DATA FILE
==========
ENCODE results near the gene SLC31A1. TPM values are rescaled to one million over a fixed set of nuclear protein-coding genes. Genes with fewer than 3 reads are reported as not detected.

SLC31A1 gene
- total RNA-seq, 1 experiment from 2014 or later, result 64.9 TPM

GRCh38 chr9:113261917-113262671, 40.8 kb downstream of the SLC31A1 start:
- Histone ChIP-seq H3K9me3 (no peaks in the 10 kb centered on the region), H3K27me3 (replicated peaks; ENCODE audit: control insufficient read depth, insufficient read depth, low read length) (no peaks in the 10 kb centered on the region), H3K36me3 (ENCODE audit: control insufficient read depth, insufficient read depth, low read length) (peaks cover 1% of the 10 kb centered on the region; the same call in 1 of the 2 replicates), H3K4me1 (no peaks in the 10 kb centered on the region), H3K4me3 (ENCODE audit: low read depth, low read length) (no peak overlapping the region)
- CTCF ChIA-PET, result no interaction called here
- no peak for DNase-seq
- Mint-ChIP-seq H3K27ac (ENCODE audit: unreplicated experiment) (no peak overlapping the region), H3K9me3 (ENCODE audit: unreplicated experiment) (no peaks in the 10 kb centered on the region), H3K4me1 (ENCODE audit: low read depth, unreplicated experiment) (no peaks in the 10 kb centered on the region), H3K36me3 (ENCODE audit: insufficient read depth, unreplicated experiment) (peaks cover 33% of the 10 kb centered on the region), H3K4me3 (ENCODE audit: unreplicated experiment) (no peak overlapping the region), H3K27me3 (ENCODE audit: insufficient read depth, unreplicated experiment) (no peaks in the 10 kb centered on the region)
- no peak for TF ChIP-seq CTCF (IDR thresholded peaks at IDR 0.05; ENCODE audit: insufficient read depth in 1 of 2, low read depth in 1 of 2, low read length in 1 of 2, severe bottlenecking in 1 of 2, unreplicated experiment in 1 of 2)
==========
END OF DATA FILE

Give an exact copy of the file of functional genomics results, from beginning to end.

ENCODE results near the gene SLC31A1. TPM values are rescaled to one million over a fixed set of nuclear protein-coding genes. Genes with fewer than 3 reads are reported as not detected.

SLC31A1 gene
- total RNA-seq, 1 experiment from 2014 or later, result 64.9 TPM

GRCh38 chr9:113261917-113262671, 40.8 kb downstream of the SLC31A1 start:
- Histone ChIP-seq H3K9me3 (no peaks in the 10 kb centered on the region), H3K27me3 (replicated peaks; ENCODE audit: control insufficient read depth, insufficient read depth, low read length) (no peaks in the 10 kb centered on the region), H3K36me3 (ENCODE audit: control insufficient read depth, insufficient read depth, low read length) (peaks cover 1% of the 10 kb centered on the region; the same call in 1 of the 2 replicates), H3K4me1 (no peaks in the 10 kb centered on the region), H3K4me3 (ENCODE audit: low read depth, low read length) (no peak overlapping the region)
- CTCF ChIA-PET, result no interaction called here
- no peak for DNase-seq
- Mint-ChIP-seq H3K27ac (ENCODE audit: unreplicated experiment) (no peak overlapping the region), H3K9me3 (ENCODE audit: unreplicated experiment) (no peaks in the 10 kb centered on the region), H3K4me1 (ENCODE audit: low read depth, unreplicated experiment) (no peaks in the 10 kb centered on the region), H3K36me3 (ENCODE audit: insufficient read depth, unreplicated experiment) (peaks cover 33% of the 10 kb centered on the region), H3K4me3 (ENCODE audit: unreplicated experiment) (no peak overlapping the region), H3K27me3 (ENCODE audit: insufficient read depth, unreplicated experiment) (no peaks in the 10 kb centered on the region)
- no peak for TF ChIP-seq CTCF (IDR thresholded peaks at IDR 0.05; ENCODE audit: insufficient read depth in 1 of 2, low read depth in 1 of 2, low read length in 1 of 2, severe bottlenecking in 1 of 2, unreplicated experiment in 1 of 2)